Three fantasy house plans have been selected as the winners of the Design a Beautiful House competition: a marble-clad mansion, a subterranean lakeside dwelling and a linear property with faceted bays.
The three concepts tied for first place in the ideas competition, which was organised by planning and design consultancy Barton Willmore and attracted over 660 entries.
The brief asked entrants to devise a home for a family on a 91-hectare site in Hertfordshire, England, to meet an undefined definition of beauty.
"The competition potentially ignites an array of discussions that highlight a global snapshot of ideas of 'beauty' and the 'home'," said Barton Willmore.
The competition winners were selected by a jury including MVRDV partner Fokke Moerel, Neil Porter of London firm Gustafson Porter and Mick Finch, who is course leader at the London art and design school Central St Martins.
The first design, Modern Mansion by Polish architect Maciej Grelewicz, is a simple block covered in sheets of white marble.
Described by the jury as a "well-judged representation of architectural beauty", it features a secluded leafy courtyard and marble-lined swimming pool, as well as a cinema and a basement hosting a garage and "man-cave".
"For me beauty lies in simplicity and reduction," said Grelewicz. "This project is an attempt to reinterpret the old theme of mansion and adjust it to contemporary aesthetical and functional needs."
"The design's ambition was to create house that, while being luxurious, visually pleasing and great to live in, will be also devoid of all the things that are unnecessary," he added, "a house that is not trying to follow passing fashion, but rather strives to create clear and solid presence in the landscape by using very simple means."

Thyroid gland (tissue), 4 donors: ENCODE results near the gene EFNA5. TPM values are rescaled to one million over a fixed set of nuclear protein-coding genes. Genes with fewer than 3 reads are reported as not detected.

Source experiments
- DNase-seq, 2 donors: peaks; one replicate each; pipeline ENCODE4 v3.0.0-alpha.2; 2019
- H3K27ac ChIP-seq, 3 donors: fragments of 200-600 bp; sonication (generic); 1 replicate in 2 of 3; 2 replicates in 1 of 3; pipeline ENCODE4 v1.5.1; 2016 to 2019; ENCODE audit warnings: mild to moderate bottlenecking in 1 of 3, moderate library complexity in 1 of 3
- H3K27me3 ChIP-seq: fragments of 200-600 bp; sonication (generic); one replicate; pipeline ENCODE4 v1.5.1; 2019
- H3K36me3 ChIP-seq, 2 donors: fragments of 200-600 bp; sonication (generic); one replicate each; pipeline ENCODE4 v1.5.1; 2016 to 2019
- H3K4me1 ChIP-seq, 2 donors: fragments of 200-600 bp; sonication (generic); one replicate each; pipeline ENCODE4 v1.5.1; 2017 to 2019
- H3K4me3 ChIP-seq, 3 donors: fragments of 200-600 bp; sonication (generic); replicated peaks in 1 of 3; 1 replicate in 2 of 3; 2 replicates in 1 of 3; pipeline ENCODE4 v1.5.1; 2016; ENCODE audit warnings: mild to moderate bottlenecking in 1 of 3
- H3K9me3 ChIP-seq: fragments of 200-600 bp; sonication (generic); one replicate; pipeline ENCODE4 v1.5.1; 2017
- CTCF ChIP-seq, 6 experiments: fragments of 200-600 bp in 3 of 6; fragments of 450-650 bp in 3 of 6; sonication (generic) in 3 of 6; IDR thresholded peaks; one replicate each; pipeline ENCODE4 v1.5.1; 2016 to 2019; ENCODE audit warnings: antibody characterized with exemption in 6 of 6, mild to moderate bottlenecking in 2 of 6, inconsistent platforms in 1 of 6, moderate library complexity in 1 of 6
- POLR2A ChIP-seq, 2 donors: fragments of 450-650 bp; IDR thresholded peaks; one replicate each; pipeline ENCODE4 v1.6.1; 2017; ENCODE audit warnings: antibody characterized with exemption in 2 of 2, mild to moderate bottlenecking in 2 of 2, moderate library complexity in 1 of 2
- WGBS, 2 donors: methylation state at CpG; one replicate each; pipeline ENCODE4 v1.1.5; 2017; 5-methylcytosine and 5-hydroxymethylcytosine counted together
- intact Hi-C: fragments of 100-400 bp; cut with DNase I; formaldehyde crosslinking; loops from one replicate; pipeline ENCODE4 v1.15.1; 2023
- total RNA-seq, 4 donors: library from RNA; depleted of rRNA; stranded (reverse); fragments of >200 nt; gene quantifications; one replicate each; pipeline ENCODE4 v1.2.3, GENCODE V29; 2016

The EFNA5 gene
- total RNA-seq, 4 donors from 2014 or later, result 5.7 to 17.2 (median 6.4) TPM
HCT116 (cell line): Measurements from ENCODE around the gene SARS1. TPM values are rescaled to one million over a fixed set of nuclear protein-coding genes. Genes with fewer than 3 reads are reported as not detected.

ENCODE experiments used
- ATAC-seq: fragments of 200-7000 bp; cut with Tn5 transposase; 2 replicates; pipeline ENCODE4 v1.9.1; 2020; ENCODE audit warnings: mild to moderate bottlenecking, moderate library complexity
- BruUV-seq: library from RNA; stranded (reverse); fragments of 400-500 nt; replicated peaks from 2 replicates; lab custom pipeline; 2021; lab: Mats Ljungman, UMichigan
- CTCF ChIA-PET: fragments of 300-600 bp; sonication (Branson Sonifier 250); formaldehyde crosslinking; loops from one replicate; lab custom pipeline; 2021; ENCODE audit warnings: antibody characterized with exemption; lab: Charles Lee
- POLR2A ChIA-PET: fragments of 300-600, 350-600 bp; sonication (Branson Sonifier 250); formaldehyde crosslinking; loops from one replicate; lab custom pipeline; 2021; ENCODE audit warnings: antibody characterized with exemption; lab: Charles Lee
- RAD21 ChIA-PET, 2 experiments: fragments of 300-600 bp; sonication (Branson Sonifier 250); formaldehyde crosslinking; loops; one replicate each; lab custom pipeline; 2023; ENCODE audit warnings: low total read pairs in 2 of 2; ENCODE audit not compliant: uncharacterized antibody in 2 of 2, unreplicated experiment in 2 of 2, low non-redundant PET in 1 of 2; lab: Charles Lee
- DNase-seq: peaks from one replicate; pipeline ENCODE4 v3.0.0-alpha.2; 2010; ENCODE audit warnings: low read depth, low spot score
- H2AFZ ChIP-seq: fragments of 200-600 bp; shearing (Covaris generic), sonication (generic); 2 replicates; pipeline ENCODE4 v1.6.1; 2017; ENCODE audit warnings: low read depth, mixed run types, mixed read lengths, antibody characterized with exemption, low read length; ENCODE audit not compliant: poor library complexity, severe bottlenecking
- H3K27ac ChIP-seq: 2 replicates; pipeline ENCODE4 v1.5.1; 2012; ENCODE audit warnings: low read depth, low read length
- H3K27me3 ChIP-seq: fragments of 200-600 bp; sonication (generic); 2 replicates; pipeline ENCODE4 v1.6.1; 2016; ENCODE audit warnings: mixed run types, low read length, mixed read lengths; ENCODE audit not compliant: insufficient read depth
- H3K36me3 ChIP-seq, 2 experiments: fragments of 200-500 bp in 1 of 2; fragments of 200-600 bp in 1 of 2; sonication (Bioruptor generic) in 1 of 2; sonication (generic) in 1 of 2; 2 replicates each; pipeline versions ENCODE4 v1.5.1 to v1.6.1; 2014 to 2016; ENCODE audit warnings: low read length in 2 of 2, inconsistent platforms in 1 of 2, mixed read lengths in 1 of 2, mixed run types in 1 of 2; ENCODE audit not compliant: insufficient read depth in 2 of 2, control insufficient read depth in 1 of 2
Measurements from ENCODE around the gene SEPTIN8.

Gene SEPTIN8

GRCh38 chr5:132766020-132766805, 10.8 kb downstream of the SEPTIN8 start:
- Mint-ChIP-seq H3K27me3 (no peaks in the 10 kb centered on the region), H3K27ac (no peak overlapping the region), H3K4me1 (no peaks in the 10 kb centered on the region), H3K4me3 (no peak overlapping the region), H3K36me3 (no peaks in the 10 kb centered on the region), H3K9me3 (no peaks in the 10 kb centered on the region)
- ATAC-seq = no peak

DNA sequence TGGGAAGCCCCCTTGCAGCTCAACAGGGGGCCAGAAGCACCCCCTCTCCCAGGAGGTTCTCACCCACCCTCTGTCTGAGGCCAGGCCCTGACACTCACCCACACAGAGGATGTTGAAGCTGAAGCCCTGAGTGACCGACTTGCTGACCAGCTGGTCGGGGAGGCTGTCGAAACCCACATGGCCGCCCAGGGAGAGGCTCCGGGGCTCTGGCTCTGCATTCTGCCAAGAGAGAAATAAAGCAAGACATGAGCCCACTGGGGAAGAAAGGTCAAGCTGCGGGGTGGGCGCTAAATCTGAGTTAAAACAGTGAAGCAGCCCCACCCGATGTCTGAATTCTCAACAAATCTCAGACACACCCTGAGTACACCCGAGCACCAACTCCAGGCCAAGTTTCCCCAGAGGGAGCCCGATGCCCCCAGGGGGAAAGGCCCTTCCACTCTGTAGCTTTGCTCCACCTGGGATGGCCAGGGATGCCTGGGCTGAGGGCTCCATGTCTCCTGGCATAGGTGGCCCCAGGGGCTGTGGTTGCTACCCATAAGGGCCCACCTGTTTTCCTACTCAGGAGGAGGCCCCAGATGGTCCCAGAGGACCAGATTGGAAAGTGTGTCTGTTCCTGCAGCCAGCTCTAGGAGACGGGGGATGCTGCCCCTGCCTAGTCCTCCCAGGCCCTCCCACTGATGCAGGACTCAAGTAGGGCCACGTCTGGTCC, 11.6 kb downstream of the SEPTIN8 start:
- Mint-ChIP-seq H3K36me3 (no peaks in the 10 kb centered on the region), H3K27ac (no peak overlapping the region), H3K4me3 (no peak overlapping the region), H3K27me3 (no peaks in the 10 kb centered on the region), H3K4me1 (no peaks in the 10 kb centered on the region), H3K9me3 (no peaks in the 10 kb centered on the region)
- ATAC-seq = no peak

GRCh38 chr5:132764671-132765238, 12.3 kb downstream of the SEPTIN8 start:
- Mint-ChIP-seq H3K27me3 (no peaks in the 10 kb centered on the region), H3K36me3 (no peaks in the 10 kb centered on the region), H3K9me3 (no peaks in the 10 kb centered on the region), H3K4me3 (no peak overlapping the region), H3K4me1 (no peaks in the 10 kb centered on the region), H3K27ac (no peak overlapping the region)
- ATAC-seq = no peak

The second concept by students Mateusz Ploszaj-Mazurek and Natalia Okolus comprises three timber-clad volumes connected by a long semi-submerged volume with a glass front and terrace facing a lake.
The jury praised the flexibility of the space within A Place to Be, which provides core communal areas below ground, as well as more separate quarters.
"The authors appeared to successfully integrate the home within the landscape without hiding within it, making the decision that the most ideal placement of the house was to abut the lake," they said.
For their proposal, French architects Sebastien Nuttens, Francois Derréal and Delphine Alibert devised a long block with faceted bay windows that frame woodland views. They titled the concept What is a Beautiful House, and paid particular attention to creating a sequence of rooms within the linear volume.
Principal awards were given to teams or individuals that addressed a clear definition of beauty, both architecturally and functionally," said the jury. "A key consideration was the notion that each of the proposals had the ability to be developed further with the client for the potential later stages of the project."
Each of the three winners has been awarded a prize of £6,500 and, while there are no immediate plans to realise any of the proposals, they will meet with the clients to discuss their ideas for the site.
Other conceptual house proposals revealed recently include a project by architectural visualiser Alex Hogrefe, who drew up plans for a precarious clifftop retreat to show off his rendering skills, while Kazakh architect Aibek Almassov has planned a tubular glass house with a tree inside.